Clear Lake City has grown with NASA and the Johnson Space Center. The Shuttle program began in 1981 with the launch of STS-1.
Here at Space Center Houston, a 75-million dollar ‘edu-tainment’ complex that opened nine years later, things are as busy as ever with visitors from here and abroad. Manager Jonathan Boothe says he’s heard a lot of speculation from patrons on life after the shuttle program.
“The comments are they’re really sad that the space shuttle program is coming to an end, we all are. They really want to know why we’re going with Russia, but that’s something that NASA works with and we really don’t have a comment on that. A lot of people think that the space program is waning, but I don’t think so. I think it’s actually building up more. This is just another step in a long line of steps for NASA.”
Lauren Bedrich works in the education department at Space Center Houston. She says she’s been fielding more passionate questions.
“They’re upset like, you know a lot of these people have kind of grown up on the shuttle program. It’s been around for 30 years. A lot of people, they’re almost devastated really you know, that something so familiar to them. It’s a little bit of a shock.”
PH: “Lauren, I detect that your response to these people is sort of like a soothing effect to them.”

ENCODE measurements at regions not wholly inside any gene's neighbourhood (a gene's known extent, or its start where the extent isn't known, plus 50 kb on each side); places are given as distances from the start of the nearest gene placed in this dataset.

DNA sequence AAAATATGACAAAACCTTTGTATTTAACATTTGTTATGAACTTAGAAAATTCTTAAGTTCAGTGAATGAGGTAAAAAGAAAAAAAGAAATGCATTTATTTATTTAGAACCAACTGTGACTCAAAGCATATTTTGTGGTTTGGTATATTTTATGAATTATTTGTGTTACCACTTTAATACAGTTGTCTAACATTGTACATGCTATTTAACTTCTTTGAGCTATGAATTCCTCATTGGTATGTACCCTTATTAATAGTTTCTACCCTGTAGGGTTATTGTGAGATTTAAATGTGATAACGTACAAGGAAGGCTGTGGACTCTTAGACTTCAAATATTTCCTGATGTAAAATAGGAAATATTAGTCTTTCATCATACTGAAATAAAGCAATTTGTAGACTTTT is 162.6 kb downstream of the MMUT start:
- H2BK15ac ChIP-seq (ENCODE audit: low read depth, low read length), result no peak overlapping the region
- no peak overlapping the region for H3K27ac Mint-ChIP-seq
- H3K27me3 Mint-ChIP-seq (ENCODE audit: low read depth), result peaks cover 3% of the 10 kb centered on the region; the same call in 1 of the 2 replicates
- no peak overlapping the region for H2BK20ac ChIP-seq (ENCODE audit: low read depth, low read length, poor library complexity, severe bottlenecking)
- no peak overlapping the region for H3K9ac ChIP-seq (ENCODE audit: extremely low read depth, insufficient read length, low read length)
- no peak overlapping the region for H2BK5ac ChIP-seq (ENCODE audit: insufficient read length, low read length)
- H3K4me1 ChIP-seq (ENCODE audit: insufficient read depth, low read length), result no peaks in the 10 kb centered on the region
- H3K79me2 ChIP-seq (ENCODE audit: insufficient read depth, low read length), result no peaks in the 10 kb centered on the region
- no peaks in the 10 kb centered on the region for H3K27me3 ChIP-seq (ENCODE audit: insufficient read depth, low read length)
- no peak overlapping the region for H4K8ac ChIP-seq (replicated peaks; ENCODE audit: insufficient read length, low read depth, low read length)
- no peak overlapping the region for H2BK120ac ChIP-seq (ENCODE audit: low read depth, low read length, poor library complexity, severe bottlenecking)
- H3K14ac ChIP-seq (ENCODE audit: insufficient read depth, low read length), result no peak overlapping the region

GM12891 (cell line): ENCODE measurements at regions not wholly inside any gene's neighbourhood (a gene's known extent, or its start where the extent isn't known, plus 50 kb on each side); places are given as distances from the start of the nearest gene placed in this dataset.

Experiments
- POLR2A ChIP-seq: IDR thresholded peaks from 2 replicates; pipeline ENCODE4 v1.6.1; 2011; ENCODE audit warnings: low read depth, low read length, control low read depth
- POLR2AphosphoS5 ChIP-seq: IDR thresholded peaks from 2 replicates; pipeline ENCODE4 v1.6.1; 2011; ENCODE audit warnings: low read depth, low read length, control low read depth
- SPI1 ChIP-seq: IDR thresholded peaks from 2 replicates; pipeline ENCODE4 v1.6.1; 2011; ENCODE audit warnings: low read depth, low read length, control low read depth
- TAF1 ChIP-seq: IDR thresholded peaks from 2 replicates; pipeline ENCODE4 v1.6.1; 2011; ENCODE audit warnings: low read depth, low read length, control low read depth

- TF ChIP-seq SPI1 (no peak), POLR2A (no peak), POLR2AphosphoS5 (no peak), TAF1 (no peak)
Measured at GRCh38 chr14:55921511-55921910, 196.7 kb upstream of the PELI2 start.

Bedrich: “Absolutely, that’s normally the biggest question that I get is: Where are the shuttles? Why don’t you have one? What’s gonna happen afterwords? People seem to think that the shuttle program is all NASA has. And we have so much other stuff going on for us and we’ve got, it’s opening doors for more programs to be developed, and it’s kind of giving us an opportunity to explore bigger and better things.”
Tom and Patricia Silva
Down the road from Space Center Houston is Frenchie’s Italian Restaurant, a fixture for NASA workers and patrons like Tom and Patricia Silva. She says she finds it hard to believe that after the final launch, the shuttle program is history.
“I hope the government will get their act together, and find out that they need to put their money where it belongs, and that’s in the exploration program. There are too many brilliant minds that can be utilized for good, and we need to get the dollars moving over here.”
Tom Silva agrees with his wife, and expects commercial enterprise to kick into high gear.
“It’s sad to see it go. I hope we develop something else, whether it’s NASA or commercial space enterprise. That would be exciting, to have commercial enterprise, commercial space industry booming to the point where they can carry people.”
After 30 years and 135-flights of the shuttle, a space ship that takes off like a rocket but lands like a plane, residents of Clear Lake will miss the icon that became a symbol of American technological superiority.